HAF Opposes Texan Efforts to Curtail Anti-Discrimination Laws

Austin, TX (February 17, 2016) - Leaders of the Hindu American Foundation (HAF) joined civil rights and faith-based groups in testifying against the Texas Senate’s attempts to weaken religious anti-discrimination laws.

A Texas Senate committee held hearings on whether the state could carve out exemptions for businesses and individuals to claim religious freedom in order to deny services to LGBT community members. The attempts have been backed by the state’s Republican Lieutenant Governor Dan Patrick and Attorney General Ken Paxton, as well as Evangelical Christian groups.

HAF joined representatives of the Texas Freedom Network, the ACLU, Anti-Defamation League, and Sikh Coalition to call for the state to uphold and strengthen anti-discrimination laws so that businesses and individuals cannot claim their religion to discriminate against people based on their sexual orientation. They were also supported in their effort by State Sen. Rodney Ellis (D-Houston).

Murali Balaji, HAF’s Director of Education and Curriculum Reform, testified before the Senate committee, noting that weakening religious discrimination laws would make the Hindu community more vulnerable to harassment and bias.

“Hindus who come to Texas often face harassment or coercion from Christian groups urging them to convert in exchange for food or jobs,” he said, pointing out the widespread coercive attempts by Evangelicals to convert Bhutanese Hindu refugees across the state. “No one should feel the need to convert to a religion for basic necessities. This is a daily reality for Hindu Texans, and one we hope the Senate committee considers as it examines the consequences of religious discrimination. Religious discrimination affects our communities, which is why anti-discrimination laws are vital. That's why weakening or trying to find exemptions in these laws undermines our rights as religious minorities.”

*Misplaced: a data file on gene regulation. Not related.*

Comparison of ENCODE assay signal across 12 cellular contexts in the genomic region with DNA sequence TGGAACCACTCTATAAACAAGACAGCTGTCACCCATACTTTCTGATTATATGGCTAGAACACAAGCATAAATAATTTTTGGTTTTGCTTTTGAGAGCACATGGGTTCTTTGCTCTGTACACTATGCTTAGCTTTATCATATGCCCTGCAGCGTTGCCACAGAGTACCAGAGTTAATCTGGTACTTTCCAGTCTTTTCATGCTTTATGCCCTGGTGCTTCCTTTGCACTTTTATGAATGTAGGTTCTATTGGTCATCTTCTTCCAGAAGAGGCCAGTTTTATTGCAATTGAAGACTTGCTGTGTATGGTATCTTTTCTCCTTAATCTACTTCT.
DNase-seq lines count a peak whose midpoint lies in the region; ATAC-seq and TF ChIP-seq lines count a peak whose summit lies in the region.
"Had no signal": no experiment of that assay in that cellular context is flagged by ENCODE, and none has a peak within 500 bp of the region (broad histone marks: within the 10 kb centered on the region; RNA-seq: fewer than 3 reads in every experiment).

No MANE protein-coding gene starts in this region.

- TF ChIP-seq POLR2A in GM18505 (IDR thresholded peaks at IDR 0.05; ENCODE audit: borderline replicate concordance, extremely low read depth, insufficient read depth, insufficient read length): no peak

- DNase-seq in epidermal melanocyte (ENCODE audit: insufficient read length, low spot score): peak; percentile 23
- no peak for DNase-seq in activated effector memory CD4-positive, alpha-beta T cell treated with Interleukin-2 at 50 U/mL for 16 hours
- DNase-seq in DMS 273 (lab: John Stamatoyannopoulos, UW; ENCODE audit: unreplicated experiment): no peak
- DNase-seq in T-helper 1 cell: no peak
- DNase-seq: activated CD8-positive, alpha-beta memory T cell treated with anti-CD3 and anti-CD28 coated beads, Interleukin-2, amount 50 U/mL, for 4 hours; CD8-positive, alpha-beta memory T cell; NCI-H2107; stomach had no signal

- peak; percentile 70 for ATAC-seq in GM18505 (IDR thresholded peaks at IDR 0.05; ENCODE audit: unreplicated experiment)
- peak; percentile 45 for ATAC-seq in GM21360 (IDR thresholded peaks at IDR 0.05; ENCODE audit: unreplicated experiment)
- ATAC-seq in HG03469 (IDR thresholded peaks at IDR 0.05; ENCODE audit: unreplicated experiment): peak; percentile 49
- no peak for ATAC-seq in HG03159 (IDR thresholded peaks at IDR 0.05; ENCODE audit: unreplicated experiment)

Balaji also noted the results of a HAF national survey, in which Hindu students reported being bullied and harassed because of their religion. The survey was prompted in part by a 2013 incident in Humble, in which two Hindu students were repeatedly harassed without any intervention from school officials. The two young boys were shoved, called names, and threatened for months, even after the children's parents filed complaints and met with school officials. One was beaten up, and then held down while a gang of boys partially shaved off his eyebrow. The other was taunted as “a terrorist.”

Other civil rights leaders echoed the need to make sure religious liberty preserved the right to practice one’s religion freely, not the right to discriminate.

“Texans are justifiably proud of our tradition of religious liberty, but that tradition has never meant that people have the right to opt out of laws they don’t like on the basis of their personal religious beliefs,” said Rebecca L. Robertson, legal and policy director for the ACLU of Texas.

“I am concerned when the takes actions that appear to endorse one religion over all others,” added Jared Lindauer, attorney for the Anti-Defamation League of Austin. “Such actions create the potential for divisiveness and can make people of minority faiths feel like outcasts in their own communities.”